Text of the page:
Purpose: This study aimed to identify the age-related differences in the perception of emotion in speech, focusing on the effects of semantics and prosody. Methods: Thirty-two young adults and 32 elderly adults participated in this study. We implemented the test for rating of emotions in speech. The participants were presented with spoken sentences, which consisted of four emotional categories (anger, sadness, happiness, and neutral) in terms of prosody and semantics. In the general rating tasks, the participants were asked to listen to the sentences and rated the degree of the speaker’s emotions. In the attention rating tasks, the participants were asked to focus on only one cue (prosody and semantics) and to rate how much they agree with the speaker’s emotion. Results: The young group scored significantly higher than the elderly group on the general rating tasks and attention rating tasks. The elderly group scored higher on the semantic tasks than on the prosodic tasks, while the young group scored similarly on the semantic and prosodic tasks. Conclusion: The elderly adults have lower abilities to perceive emotion in speech than the young adults. They have difficulty in using the prosodic cues of emotional speech. In addition, the elderly adults try to use the semantic cues of emotional speech in order to compensate for their poor abilities to process the prosodic cues.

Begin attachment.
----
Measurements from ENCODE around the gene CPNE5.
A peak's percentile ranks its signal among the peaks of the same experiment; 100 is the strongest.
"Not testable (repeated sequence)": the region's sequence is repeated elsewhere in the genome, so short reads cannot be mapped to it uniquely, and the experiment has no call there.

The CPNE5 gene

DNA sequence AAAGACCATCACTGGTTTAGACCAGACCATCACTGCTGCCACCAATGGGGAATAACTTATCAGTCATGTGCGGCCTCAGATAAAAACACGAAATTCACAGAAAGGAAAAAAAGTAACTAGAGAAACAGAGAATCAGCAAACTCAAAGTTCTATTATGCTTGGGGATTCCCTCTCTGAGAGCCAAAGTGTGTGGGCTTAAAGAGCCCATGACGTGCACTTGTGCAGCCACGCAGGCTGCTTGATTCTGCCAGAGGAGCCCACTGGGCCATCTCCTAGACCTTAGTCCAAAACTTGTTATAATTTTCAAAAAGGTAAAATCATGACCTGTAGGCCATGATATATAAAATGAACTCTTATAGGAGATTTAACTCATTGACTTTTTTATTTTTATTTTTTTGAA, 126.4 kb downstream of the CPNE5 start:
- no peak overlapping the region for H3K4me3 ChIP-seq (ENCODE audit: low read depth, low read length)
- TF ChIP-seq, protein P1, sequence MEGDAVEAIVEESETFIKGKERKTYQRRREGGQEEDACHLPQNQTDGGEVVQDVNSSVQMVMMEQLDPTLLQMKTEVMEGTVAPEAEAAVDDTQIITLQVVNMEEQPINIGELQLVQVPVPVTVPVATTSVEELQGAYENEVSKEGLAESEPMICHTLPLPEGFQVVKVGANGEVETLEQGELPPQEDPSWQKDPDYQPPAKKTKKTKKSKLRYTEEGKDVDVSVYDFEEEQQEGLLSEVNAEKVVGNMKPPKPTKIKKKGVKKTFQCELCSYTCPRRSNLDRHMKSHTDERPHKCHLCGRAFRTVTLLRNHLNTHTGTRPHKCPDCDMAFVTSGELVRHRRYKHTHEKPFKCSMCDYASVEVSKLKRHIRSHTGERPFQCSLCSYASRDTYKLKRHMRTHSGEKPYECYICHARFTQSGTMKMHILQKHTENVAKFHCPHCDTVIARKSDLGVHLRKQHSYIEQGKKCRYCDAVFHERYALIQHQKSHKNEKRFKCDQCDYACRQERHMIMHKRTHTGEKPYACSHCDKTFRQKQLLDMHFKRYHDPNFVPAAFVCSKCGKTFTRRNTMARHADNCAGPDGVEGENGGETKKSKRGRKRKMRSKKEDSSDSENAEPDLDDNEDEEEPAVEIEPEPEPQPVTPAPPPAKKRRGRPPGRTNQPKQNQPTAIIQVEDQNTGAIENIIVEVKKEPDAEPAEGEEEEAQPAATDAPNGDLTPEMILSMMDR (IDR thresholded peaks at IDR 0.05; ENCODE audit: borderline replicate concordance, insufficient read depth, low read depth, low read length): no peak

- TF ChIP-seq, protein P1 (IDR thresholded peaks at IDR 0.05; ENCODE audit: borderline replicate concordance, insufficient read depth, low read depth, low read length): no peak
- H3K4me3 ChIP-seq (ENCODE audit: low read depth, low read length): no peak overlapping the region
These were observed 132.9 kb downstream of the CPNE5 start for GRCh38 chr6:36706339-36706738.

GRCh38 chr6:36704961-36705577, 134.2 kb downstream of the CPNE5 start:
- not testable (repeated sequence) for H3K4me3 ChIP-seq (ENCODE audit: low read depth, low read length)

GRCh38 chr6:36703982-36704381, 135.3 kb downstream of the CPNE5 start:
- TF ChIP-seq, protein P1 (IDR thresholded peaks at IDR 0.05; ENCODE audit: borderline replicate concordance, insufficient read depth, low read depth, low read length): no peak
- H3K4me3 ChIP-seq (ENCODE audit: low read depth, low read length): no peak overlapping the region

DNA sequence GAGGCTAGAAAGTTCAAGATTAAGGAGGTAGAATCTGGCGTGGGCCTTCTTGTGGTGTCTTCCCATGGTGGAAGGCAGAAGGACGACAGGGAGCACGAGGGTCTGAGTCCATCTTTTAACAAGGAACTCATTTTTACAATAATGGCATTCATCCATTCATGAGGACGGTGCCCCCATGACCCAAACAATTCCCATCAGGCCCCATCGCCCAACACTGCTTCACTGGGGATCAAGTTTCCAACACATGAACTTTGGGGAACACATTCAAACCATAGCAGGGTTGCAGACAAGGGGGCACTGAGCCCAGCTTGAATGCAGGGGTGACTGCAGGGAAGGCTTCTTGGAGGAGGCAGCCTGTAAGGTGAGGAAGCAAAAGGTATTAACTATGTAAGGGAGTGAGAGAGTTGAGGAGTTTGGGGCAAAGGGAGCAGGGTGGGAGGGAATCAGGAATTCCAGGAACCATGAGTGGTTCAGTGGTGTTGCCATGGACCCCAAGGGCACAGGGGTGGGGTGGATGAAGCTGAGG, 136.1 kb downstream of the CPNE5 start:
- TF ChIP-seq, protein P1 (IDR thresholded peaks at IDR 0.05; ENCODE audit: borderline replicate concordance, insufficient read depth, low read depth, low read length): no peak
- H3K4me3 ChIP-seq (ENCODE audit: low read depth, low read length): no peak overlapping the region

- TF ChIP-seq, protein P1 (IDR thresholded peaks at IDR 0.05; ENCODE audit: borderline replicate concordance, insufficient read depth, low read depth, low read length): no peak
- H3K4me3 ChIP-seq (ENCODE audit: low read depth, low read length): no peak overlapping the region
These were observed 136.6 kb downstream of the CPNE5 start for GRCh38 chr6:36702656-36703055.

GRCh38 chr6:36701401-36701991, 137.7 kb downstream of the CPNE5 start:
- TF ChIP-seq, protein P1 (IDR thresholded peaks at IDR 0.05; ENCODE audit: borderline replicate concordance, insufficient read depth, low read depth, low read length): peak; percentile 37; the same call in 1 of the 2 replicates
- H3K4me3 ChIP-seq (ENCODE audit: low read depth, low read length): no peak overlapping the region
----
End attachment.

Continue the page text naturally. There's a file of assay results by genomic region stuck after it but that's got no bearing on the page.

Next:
- Emotional speech
- Perception of emotion